Jake McCabe, D – University of Wisconsin Badgers (WCHA)
2nd round, 44th overall
Height: 6'0 Weight: 203 lbs
In the second round, Sabres added to their already stocked stable of quality young blueliners by selecting NCAA defenseman, Jake McCabe. While playing on the top pair for the Wisconsin Badgers in 2011-12, the freshman amassed three goals and 12 points in 26 games.
McCabe was fortunate to be paired with highly touted prospect Justin Schultz (EDM) last season and when asked about how that impacted his game McCabe said "He's such a competitor, I mean every practice he's the hardest worker out there, He's always pushing to be better".
With Shultz leaving Wisconsin to play with Edmonton next season, a huge opportunity has opened up for McCabe to play a lot more minutes as a sophomore. The Sabres would love to see him rise to the occasion and add more of an offensive element to his already blossoming two-way game. The depth in the Sabres organization at defense relieves much of the pressure for McCabe to make the jump any time soon and should allow him to play out his time with Wisconsin before coming to Buffalo.
In keeping with their 2012 draft theme, the Sabres selected a third center in their first four picks by taking Justin Kea of the Saginaw Spirit. In Kea, the Sabres are getting a much different player than Grigorenko or Girgensons in that his biggest strength is in his defensive game. Kevin Devine, the Sabres chief scout, called Kea a "better skating Paul Gaustad" when he was asked about Kea's skills at the draft.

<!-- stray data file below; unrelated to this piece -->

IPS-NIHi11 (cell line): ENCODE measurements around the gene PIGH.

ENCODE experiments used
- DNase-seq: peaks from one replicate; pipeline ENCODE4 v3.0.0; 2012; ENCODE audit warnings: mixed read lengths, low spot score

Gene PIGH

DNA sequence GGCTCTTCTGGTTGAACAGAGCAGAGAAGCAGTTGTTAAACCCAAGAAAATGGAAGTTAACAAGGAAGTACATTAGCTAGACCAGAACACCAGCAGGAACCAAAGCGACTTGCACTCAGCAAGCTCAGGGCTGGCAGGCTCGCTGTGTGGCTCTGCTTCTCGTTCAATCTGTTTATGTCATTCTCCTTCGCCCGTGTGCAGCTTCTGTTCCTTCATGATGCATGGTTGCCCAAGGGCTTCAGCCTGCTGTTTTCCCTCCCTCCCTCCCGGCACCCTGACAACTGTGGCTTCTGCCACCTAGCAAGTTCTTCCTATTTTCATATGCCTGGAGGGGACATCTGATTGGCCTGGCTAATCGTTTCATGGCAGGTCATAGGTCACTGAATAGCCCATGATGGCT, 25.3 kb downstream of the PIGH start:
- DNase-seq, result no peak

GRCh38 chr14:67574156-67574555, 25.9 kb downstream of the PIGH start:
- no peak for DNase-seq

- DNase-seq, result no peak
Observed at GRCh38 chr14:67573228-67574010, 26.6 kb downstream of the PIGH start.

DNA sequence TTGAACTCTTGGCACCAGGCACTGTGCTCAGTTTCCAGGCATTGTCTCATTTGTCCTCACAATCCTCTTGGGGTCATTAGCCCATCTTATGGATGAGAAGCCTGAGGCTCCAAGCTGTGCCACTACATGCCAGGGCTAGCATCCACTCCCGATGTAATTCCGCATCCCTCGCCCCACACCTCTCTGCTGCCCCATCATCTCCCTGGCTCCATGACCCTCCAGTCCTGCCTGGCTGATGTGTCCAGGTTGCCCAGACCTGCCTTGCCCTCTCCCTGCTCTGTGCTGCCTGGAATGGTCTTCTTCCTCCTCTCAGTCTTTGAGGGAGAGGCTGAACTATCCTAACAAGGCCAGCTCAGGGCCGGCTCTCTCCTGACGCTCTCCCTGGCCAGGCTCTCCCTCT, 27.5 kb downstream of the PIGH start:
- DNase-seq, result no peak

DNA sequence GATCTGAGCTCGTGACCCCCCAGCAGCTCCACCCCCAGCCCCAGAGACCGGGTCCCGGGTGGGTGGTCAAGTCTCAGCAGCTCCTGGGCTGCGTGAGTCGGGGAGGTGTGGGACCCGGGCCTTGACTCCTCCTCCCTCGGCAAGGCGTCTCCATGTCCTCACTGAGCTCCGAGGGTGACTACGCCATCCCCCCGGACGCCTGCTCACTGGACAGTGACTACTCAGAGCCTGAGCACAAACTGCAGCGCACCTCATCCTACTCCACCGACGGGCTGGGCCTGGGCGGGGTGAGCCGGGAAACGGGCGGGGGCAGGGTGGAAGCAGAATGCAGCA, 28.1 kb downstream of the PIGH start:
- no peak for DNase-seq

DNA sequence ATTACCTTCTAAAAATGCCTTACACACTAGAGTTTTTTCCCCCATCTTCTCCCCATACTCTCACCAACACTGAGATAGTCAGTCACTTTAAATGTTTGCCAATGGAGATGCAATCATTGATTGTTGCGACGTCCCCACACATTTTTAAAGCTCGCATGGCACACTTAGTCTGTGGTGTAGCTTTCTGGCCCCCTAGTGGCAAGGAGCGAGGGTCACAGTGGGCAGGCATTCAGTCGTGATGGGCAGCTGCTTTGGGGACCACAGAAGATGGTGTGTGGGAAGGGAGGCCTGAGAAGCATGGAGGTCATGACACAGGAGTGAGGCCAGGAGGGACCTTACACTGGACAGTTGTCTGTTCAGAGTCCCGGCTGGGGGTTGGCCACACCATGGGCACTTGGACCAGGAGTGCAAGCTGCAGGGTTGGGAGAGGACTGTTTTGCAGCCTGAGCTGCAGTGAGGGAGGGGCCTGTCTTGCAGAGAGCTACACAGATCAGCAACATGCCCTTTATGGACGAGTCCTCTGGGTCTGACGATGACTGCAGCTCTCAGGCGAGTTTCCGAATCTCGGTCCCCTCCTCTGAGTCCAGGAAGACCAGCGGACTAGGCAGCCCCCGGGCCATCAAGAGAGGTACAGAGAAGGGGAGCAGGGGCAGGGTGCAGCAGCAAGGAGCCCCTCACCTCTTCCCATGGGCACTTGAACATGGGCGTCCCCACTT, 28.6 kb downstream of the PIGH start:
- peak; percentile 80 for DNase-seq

At 6'4 and already 212 lbs, Kea is an imposing player who isn't afraid to throw his body around and he willingly drops the gloves on a regular basis. While he only scored three goals and 11 points in 65 games, Kea brings other intangibles to the table besides scoring, most notably solid skating and is his ability to match-up against opponents top lines.
Kea will need to bulk up and improve his faceoffs before he can make the jump to the pro game but the Sabres brass will be patient with him. They expect him to be a shutdown player in the future and with his size and intelligence he could grow into a bottom six specialist type of role in Buffalo.
In the fifth round the Sabres added another young player to their now ample center depth chart in Logan Nelson. The Victoria pivot put together a very good rookie season in the WHL with 23 goals and 62 points in 71 games, good for fifth in rookie scoring. His 70 penalty minutes show a willingness to play with an edge and his elevated play after fellow Sabres prospect, Kevin Sundher was traded is a good indication of his underrated offensive skills.
Nelson doesn't wow you in any particular area but he plays a very sound all-around game. He has good size and is in a great situation with Victoria where he will get top line center minutes and likely play in all situations. With Daniel Catenacci and the aforementioned Sundher making the jump to the AHL next year, Nelson will join Colin Jacobs and Justin Kea as part of the next wave of young centers in the organization.